Programm                 "Degeneration und Regeneration– Grundlagen, Diagnostik und Therapie"

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Clinical, Molecular and Diagnostic Considerations in Familial and Sporadic Retinal Dystrophies

Berger W.
Abt. Medizin. Molekulargenetik, Institut für Medizinische Genetik, Zürich/CH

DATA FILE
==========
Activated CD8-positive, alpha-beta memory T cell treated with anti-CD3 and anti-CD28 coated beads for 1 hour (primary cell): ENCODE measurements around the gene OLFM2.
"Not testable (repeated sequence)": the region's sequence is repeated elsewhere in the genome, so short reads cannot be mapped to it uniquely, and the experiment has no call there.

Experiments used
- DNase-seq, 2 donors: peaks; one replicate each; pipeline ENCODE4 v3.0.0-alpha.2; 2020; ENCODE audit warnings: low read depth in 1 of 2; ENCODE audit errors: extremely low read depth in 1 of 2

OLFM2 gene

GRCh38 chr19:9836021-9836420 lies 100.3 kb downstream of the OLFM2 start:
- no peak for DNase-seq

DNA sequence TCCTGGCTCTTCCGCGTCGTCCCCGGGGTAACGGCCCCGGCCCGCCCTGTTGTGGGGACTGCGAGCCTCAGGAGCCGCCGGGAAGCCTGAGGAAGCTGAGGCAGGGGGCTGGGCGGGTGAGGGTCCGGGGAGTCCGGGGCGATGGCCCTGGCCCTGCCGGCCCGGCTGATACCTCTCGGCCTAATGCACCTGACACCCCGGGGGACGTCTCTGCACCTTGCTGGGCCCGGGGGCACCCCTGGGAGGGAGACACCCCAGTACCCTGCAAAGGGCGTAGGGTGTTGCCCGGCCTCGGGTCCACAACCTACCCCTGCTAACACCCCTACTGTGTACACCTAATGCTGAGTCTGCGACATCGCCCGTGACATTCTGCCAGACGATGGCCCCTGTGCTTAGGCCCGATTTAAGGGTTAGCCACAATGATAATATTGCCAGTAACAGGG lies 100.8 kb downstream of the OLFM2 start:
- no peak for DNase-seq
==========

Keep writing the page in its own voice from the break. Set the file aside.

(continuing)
Hereditary forms of blindness are due to mutations in genes with important functions in different ocular structures, e.g. cornea, lens, trabecular meshwork, choroid and retina. Premature photoreceptor cell death in the retina can cause severe visual handicaps and can lead to complete blindness in affected patients. Retinal dystrophies account for 5-10% of cureless blindness in the Caucasian population and represent a prime example for genetic and allelic heterogeneity. More than 120 human retinal disease genes have been mapped genetically. So far, mutation analyses revealed pathogenic sequence alterations in more than 80 genes. The disease spectrum includes retinitis pigmentosa (RP), various forms of macular degeneration, and Lebers congenital amaurosis (LCA). Strikingly, mutations in one gene can lead to RP but also macular degeneration (allelic heterogeneity). On the other hand, in RP, the clinical outcome of different gene defects is rather uniform and disease symptoms do not allow classifying different genetic subtypes. This tremendous genetic heterogeneity is the reason why molecular genetic testing can not be offered on a routine basis at present and development of novel, high throughput mutation detection techniques is required. Defects in genes encoding components of the phototransduction cascade in photoreceptor cells have been characterized in much detail on the molecular level. Mutations in rhodopsin

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